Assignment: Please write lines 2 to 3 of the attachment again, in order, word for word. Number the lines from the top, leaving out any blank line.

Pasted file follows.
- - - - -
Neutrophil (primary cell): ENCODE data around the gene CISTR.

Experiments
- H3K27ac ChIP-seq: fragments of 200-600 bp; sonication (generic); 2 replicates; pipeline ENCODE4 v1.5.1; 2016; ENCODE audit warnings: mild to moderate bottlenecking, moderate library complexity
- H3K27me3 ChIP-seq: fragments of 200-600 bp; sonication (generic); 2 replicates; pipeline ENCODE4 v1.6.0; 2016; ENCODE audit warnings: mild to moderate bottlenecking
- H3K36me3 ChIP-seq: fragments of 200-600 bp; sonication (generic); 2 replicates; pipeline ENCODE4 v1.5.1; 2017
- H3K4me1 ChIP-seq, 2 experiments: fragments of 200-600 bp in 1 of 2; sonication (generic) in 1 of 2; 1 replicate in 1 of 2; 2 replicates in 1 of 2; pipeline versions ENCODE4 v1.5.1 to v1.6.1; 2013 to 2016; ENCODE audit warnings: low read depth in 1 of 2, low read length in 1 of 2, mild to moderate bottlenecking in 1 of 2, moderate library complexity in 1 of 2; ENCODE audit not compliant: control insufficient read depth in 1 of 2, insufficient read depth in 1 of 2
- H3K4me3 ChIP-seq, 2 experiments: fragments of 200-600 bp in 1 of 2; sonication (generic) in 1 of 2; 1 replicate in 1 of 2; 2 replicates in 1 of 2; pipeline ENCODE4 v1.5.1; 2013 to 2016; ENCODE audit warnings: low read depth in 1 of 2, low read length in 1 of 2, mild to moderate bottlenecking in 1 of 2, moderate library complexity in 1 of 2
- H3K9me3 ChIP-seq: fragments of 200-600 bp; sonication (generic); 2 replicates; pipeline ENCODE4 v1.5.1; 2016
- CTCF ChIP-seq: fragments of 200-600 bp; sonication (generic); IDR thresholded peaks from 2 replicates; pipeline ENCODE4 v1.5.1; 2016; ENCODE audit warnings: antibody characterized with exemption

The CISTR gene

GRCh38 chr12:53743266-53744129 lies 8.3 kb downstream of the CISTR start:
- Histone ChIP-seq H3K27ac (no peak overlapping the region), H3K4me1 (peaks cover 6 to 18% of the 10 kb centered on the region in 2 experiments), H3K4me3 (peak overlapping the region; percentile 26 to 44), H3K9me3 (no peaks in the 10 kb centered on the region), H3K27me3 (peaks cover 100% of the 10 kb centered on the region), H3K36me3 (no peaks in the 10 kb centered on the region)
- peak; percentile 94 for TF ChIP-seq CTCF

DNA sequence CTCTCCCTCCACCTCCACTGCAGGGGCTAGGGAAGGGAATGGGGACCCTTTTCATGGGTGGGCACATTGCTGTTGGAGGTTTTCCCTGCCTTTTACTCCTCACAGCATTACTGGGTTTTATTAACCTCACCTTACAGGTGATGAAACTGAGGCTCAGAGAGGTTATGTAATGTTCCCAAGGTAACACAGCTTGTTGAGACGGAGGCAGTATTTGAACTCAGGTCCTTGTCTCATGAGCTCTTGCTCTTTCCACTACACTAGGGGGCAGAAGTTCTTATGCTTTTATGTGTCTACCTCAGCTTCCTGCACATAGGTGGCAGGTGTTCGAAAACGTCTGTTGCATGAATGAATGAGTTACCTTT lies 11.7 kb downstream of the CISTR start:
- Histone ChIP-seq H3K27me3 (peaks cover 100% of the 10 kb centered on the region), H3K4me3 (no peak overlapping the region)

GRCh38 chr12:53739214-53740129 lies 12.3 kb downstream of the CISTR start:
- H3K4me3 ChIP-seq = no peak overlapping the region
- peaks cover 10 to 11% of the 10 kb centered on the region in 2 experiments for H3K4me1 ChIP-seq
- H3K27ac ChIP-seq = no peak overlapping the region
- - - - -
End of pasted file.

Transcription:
Experiments
- H3K27ac ChIP-seq: fragments of 200-600 bp; sonication (generic); 2 replicates; pipeline ENCODE4 v1.5.1; 2016; ENCODE audit warnings: mild to moderate bottlenecking, moderate library complexity